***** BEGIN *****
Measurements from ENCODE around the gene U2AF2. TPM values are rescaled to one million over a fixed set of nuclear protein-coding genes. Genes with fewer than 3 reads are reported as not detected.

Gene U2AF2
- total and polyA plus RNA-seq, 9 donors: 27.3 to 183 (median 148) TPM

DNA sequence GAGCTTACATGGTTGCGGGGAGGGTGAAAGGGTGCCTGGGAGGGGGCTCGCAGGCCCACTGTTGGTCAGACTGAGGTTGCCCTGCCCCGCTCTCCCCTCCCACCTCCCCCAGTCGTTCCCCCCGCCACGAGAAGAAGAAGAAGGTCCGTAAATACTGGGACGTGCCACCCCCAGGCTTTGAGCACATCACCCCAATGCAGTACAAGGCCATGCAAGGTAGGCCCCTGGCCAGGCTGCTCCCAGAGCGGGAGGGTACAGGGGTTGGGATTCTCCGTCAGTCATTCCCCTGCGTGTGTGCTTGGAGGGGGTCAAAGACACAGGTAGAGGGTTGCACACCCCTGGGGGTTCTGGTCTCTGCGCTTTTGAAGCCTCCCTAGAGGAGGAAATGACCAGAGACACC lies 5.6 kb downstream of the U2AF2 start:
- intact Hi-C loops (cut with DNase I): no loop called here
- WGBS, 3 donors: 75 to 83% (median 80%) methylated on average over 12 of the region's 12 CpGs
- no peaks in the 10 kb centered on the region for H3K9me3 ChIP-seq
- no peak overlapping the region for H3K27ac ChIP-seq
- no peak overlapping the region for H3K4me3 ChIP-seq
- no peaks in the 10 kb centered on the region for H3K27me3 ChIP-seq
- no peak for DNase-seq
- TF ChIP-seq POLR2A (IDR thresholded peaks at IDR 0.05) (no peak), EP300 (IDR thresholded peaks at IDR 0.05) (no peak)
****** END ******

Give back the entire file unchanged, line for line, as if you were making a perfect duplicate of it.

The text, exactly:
Measurements from ENCODE around the gene U2AF2. TPM values are rescaled to one million over a fixed set of nuclear protein-coding genes. Genes with fewer than 3 reads are reported as not detected.

Gene U2AF2
- total and polyA plus RNA-seq, 9 donors: 27.3 to 183 (median 148) TPM

DNA sequence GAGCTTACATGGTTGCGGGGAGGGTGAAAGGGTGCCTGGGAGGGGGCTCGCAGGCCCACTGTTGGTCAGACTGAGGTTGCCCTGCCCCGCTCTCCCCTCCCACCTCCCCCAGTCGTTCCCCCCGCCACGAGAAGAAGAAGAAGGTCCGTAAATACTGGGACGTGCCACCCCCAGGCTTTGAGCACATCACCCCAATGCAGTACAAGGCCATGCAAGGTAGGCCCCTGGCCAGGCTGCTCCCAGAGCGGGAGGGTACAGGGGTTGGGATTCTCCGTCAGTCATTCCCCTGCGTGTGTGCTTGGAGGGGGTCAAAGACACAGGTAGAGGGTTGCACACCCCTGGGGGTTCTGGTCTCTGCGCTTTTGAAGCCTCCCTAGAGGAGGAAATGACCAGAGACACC lies 5.6 kb downstream of the U2AF2 start:
- intact Hi-C loops (cut with DNase I): no loop called here
- WGBS, 3 donors: 75 to 83% (median 80%) methylated on average over 12 of the region's 12 CpGs
- no peaks in the 10 kb centered on the region for H3K9me3 ChIP-seq
- no peak overlapping the region for H3K27ac ChIP-seq
- no peak overlapping the region for H3K4me3 ChIP-seq
- no peaks in the 10 kb centered on the region for H3K27me3 ChIP-seq
- no peak for DNase-seq
- TF ChIP-seq POLR2A (IDR thresholded peaks at IDR 0.05) (no peak), EP300 (IDR thresholded peaks at IDR 0.05) (no peak)